I want to put more content on the home page besides just updates on my portfolio and such, so I’m trying something else as well: brief recaps of art-related events I’ve attended.
Last Thursday, I attended a meeting of the Milwaukee Animation Group, and this last time they had a screening from a local man (Tom Hignite) who wanted to get into the animation business. The screening was an animatic to a future film called “Miracle Mouse: Cranky’s Miracle”, and the idea behind this screening was to get a critique on what has been done so far.
To begin, I’ll start with what was good about the animatic:
-The little bits of animation that were done so far were really good, but that should come as no surprise considering they were done by ex-Disney animators years ago.
-The story and message were clear and not jumbled about.
-The animatic felt more like a motion comic than any other animatic I’ve seen, which could make it marketable for the iPad market in case it needs more funding.
Now, there’s everything else: it was way too much of a ripoff of 90s Disney, for starters. Everything about it screamed Disney, and there were elements that were so close to plagiarizing Uncle Walt that I felt very uncomfortable watching it. The title cards struck me as something that would be in a Disney film like “Beauty and the Beast”, Miracle Studio’s (Hignite’s production outfit) title sequence was almost frame-for-frame like the opening Walt Disney castle sequence seen at the beginning of every Disney flick, there is a requisite song-and-dance musical number, even the title character looks like Mickey Mouse with a hard hat.
There was only one musical number so far (although Hignite said the final film will have more), but I can tell you that it was not very good. The voice actors that they got were okay for their speaking roles, but they sure can’t sing. What some animated movies do is they have someone different from the character’s VO sing the songs (case in point: Anne-Marie in “All Dogs go to Heaven”, for the one song she sings). That’s what should be done here. However, even if Hignite hires someone to sing the songs separately from the other VOs, it still doesn’t change that it was a bad song. I heard the word “miracle” so many times in it that I was expecting Insane Clown Posse to pop in and say “@&#$ing magnets, how do they work?” “Miracle” was the common word throughout the entire production (not just the song), and I was so sick of hearing it by the end of the 27 minute short.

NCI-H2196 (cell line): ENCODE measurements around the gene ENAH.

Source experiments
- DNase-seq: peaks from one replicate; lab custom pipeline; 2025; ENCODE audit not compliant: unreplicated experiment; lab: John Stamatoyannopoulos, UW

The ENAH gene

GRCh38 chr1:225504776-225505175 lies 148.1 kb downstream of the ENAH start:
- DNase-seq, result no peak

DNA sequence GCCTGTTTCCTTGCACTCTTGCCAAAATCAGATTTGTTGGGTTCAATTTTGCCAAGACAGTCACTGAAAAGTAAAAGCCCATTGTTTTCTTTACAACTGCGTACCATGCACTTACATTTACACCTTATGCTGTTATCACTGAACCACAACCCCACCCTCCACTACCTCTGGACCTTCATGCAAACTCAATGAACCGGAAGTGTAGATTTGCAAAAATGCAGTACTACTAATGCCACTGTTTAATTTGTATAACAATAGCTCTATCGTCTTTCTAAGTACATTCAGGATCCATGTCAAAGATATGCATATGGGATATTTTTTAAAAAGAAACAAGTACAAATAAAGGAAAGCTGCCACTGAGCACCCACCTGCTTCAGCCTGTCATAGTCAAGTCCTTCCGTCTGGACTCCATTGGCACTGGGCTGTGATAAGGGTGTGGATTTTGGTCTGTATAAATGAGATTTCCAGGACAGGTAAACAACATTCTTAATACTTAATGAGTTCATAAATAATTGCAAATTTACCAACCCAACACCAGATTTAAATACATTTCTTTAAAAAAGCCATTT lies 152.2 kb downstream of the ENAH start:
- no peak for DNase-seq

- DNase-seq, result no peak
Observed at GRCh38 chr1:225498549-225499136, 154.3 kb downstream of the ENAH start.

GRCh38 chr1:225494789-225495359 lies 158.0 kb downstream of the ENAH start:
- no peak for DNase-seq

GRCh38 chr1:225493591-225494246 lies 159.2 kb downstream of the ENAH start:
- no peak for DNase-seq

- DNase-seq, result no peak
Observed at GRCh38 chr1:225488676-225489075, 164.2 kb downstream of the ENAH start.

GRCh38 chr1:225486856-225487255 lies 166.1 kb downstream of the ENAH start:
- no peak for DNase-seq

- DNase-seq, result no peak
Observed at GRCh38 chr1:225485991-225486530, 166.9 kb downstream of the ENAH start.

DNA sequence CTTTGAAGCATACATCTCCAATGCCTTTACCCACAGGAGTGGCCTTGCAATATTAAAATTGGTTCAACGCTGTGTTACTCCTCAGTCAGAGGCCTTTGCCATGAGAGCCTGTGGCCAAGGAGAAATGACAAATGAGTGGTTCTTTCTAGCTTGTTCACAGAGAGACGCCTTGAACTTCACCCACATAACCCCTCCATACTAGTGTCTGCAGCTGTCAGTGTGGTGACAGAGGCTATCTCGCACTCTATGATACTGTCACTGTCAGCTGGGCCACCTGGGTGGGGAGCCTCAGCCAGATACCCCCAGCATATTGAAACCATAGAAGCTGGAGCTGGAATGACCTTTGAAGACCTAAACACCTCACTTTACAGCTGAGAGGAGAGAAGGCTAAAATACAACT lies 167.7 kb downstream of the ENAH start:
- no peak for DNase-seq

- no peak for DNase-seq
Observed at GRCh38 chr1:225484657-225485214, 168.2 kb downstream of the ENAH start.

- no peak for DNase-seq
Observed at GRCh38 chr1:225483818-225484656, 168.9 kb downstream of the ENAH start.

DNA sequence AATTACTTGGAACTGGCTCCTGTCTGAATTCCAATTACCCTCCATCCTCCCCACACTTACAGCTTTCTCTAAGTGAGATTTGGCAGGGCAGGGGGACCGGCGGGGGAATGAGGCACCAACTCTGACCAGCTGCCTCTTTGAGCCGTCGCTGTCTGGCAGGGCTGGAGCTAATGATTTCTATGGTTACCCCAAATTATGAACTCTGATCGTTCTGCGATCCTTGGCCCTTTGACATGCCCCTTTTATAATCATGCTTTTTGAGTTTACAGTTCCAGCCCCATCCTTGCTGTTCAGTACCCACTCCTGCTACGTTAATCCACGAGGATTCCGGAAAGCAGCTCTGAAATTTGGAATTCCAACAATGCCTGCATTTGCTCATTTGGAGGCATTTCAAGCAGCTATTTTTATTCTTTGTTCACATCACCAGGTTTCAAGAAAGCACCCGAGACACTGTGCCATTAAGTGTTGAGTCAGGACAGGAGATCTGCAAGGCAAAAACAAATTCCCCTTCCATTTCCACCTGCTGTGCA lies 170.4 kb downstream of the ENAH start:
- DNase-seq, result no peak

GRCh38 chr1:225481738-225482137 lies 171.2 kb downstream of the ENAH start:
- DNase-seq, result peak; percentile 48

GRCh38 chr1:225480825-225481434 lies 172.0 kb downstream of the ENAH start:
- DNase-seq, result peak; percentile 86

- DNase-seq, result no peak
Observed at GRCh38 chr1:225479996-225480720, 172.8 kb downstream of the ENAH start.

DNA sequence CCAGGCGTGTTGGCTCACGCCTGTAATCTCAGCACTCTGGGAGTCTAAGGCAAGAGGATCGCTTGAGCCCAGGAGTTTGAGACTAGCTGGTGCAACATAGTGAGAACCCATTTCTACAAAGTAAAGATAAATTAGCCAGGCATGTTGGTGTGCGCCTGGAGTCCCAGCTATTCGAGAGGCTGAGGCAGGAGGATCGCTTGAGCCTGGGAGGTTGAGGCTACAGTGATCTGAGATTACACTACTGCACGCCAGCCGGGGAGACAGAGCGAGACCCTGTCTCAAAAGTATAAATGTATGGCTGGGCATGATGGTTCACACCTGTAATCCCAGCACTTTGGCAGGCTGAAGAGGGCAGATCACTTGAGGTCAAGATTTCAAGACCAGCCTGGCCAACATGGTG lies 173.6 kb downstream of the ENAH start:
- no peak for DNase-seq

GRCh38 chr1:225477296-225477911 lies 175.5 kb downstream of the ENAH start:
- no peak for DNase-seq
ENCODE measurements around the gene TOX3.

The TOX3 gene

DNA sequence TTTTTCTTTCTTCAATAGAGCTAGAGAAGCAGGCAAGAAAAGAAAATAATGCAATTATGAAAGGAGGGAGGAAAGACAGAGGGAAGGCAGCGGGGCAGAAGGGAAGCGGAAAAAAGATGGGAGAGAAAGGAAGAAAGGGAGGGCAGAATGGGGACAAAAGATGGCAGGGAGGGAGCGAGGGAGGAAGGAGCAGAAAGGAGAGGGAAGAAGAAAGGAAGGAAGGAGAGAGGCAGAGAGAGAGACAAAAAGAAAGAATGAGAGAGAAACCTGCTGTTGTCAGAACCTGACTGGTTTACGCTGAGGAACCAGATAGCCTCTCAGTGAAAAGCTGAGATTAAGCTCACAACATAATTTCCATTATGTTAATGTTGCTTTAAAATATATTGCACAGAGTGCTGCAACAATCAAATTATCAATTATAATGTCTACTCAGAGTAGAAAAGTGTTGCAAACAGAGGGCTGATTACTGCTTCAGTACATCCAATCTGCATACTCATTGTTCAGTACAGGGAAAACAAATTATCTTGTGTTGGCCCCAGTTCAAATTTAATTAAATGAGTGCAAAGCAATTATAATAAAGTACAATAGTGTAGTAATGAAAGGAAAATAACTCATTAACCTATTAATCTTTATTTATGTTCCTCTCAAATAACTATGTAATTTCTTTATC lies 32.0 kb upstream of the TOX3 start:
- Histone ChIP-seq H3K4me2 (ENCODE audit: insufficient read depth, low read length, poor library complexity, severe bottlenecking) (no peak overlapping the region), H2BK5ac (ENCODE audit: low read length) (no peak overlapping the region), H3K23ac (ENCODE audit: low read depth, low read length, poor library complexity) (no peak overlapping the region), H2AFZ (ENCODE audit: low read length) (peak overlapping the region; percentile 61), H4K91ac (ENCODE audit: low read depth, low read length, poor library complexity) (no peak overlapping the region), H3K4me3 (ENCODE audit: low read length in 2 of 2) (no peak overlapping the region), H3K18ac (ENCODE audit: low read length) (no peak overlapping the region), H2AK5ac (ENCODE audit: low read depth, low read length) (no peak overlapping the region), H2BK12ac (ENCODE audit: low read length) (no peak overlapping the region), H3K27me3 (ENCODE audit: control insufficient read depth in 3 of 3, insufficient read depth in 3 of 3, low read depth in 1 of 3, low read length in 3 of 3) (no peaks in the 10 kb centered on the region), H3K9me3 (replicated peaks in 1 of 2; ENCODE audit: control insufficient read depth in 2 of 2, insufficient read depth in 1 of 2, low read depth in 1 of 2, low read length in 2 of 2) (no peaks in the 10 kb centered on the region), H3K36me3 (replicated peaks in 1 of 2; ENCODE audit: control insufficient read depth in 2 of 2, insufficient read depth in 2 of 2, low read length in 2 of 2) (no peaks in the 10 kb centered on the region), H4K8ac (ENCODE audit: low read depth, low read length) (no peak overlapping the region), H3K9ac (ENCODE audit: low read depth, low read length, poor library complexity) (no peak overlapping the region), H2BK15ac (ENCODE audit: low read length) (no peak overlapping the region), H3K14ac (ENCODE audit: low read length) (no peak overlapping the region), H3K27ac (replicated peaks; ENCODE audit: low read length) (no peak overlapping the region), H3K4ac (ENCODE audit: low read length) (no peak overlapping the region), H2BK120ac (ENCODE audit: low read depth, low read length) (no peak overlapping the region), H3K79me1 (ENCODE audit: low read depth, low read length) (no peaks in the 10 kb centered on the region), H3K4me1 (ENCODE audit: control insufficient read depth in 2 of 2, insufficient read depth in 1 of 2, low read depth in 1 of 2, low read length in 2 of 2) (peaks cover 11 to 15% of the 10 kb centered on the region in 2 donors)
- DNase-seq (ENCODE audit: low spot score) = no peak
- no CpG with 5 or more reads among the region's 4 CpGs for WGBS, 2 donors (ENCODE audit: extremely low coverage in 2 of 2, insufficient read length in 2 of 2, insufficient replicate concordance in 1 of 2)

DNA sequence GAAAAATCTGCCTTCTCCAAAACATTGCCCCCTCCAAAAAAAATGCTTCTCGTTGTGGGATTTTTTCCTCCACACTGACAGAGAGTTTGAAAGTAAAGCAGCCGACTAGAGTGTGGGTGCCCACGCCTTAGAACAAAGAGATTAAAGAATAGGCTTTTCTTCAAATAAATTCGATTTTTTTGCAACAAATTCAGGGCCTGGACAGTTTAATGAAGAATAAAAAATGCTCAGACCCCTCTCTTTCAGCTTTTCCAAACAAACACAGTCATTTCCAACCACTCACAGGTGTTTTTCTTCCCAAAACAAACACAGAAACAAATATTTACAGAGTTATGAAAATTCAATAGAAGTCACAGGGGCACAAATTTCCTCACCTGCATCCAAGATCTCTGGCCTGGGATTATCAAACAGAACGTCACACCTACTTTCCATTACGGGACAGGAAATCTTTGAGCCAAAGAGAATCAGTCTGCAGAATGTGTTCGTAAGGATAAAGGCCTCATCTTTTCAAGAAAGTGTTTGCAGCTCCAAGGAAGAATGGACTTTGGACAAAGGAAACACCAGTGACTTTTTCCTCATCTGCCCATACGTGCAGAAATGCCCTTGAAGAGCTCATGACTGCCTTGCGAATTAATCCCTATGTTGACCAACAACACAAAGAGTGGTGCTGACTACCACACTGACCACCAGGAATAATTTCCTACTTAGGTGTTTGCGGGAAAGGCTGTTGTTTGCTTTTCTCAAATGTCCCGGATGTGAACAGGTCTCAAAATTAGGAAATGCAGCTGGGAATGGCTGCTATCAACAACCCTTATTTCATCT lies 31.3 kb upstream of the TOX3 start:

My biggest problem with “Cranky’s Miracle”, though, was that the whole plot was extremely saccharine. It really was a film aimed toward a much younger audience, but there should have been something thrown in there to entertain the adults too. Part of what makes the greatest animated films so great is that they appeal to more than one demographic. Warner Brothers did this well with the Looney Tunes shorts, and Disney itself had the darker moments in films like “The Lion King” as well as the entirety of Pixar’s library. “Cranky’s Miracle” does not have that. The darkest moment took place during a storm sequence late in the film, and even then it seemed preachy about its message.
All in all, while the animation was nice, the film needs a lot of work before it can be shown on the big screen. If anything, it would be much smarter for Miracle Studios to develop it as a short film instead, as this film has been in production for over seven years and yet it’s still in an animatic stage. It needs to not only appeal to kids, but the parents of those same kids as well, otherwise critics will tune it out as kiddy pablum. Additionally, it really needs to gain its own style. Aping Disney’s style in animation as well as plot structure makes it too derivative, and could even get Miracle Studio’s in legal trouble, considering how protective Disney is of their copyright.
After the screening was finished, there was a brief survey as well as a Q&A. While I didn’t ask any questions, I did fill out the survey and pretty much made the exact same points that I made here (no parental bonus, too kiddy).